This study examined engagement levels across various domains of leisure activities in community-dwelling Black adults (age range=50-80 years) and variability in daily leisure activity engagement and positive affect (PA; positive emotions or mood) and negative affect (NA; negative emotions or mood). Additionally, we explored whether PA and NA were associated with leisure activity engagement, and whether these associations varied by sociodemographics.
Fifty adults (78% women; Mean Education=11.62, SD=2.4) reported affect and leisure activity engagement over 8-occasions (2-3 weeks).
Participants averaged 3-leisure activities/day with more engagement in watching television (news), walking, reading, and visiting others. Multilevel models identified significant within-person variation across domains of leisure activity engagement. A significant main effect was observed between daily NA and reduced social activity engagement. A significant interaction between NA and education further illustrated on those occasions when NA was higher than usual, social and total leisure activity engagement tended to be lower, particularly for adults with ≤10 years of education. A significant interaction between NA and education was observed for entertainment activities. However, results indicated adults with ≥14 years of education, and mean NA above the sample average, tended to engage in more entertainment activities. Lastly, a significant interaction between PA and age was observed indicating adults aged ≥73 had greater social engagement, particularly when daily PA was heightened.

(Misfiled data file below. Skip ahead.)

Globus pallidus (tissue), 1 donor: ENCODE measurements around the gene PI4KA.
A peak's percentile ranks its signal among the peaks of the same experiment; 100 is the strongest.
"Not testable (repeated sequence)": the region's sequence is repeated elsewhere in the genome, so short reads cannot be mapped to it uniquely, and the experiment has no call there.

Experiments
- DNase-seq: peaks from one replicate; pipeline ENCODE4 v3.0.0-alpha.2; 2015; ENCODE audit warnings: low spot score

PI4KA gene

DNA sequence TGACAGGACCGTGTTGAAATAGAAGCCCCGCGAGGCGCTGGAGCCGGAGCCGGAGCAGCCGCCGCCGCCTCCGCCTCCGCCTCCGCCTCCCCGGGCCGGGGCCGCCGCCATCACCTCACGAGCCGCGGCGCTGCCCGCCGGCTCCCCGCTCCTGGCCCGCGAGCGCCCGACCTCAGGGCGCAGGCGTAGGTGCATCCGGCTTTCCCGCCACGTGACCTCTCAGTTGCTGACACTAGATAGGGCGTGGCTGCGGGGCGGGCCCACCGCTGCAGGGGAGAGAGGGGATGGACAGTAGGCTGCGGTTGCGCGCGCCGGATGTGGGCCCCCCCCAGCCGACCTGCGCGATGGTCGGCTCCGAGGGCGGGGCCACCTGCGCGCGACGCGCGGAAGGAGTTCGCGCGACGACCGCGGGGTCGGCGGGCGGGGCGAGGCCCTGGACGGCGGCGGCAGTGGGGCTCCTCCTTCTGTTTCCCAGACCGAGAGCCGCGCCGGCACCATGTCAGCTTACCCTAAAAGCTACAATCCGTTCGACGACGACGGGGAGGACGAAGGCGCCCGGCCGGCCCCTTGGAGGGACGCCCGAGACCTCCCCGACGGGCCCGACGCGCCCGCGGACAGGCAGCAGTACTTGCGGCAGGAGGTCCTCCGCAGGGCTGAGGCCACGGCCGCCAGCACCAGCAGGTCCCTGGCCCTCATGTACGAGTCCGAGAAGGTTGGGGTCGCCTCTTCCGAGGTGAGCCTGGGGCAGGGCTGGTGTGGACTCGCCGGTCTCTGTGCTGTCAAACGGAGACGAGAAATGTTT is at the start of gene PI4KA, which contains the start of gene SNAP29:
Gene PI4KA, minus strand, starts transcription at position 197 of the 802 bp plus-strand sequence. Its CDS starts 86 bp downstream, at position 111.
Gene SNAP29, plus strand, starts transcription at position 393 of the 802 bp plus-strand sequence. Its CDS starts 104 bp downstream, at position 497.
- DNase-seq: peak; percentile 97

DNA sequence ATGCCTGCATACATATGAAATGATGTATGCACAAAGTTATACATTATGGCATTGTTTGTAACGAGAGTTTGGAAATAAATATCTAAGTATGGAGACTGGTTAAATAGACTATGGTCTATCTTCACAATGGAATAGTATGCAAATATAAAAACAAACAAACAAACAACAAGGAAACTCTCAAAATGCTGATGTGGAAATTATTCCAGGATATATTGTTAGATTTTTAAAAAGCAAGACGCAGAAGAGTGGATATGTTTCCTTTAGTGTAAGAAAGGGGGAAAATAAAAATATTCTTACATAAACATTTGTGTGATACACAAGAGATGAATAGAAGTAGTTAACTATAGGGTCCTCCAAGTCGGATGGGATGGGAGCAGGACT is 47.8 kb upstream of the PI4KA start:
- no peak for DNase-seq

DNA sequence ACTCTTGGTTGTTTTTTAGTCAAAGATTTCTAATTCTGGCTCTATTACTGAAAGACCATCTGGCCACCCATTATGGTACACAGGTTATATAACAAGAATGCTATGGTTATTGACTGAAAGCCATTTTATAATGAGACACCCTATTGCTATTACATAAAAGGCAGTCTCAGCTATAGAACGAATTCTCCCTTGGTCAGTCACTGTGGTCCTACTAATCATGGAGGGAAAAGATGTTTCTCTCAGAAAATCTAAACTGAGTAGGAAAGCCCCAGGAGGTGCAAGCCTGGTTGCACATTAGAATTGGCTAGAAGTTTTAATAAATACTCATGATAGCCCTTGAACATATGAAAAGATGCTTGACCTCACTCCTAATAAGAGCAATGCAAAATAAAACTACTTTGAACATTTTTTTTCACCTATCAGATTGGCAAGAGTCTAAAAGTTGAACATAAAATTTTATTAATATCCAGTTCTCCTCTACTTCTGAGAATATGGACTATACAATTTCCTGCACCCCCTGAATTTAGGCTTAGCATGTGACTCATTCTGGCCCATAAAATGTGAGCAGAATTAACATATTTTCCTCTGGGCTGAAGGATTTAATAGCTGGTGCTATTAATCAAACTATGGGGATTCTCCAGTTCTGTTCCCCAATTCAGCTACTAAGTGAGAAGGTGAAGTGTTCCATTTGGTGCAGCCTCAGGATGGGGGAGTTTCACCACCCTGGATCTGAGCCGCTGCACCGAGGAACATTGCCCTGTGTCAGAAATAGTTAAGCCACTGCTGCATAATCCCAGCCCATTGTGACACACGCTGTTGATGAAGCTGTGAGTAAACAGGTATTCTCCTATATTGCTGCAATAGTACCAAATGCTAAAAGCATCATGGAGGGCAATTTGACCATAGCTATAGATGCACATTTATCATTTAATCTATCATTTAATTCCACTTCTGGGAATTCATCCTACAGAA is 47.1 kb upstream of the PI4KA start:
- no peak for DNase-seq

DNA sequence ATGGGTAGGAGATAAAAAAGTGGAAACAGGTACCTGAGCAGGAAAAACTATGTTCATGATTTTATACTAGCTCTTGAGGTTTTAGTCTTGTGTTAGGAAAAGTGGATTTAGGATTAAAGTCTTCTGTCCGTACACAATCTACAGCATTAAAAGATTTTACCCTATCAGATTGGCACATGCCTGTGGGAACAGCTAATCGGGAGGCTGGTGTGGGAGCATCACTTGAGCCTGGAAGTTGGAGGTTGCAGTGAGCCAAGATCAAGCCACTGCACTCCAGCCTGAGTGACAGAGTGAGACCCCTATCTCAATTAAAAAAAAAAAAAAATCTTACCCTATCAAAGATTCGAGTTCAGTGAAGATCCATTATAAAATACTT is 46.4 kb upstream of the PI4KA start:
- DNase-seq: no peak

Results demonstrate within-person changes in the types of leisure engagement among Black adults. Potential factors related to these changes may result from interconnections between affect and demographic factors (age and education).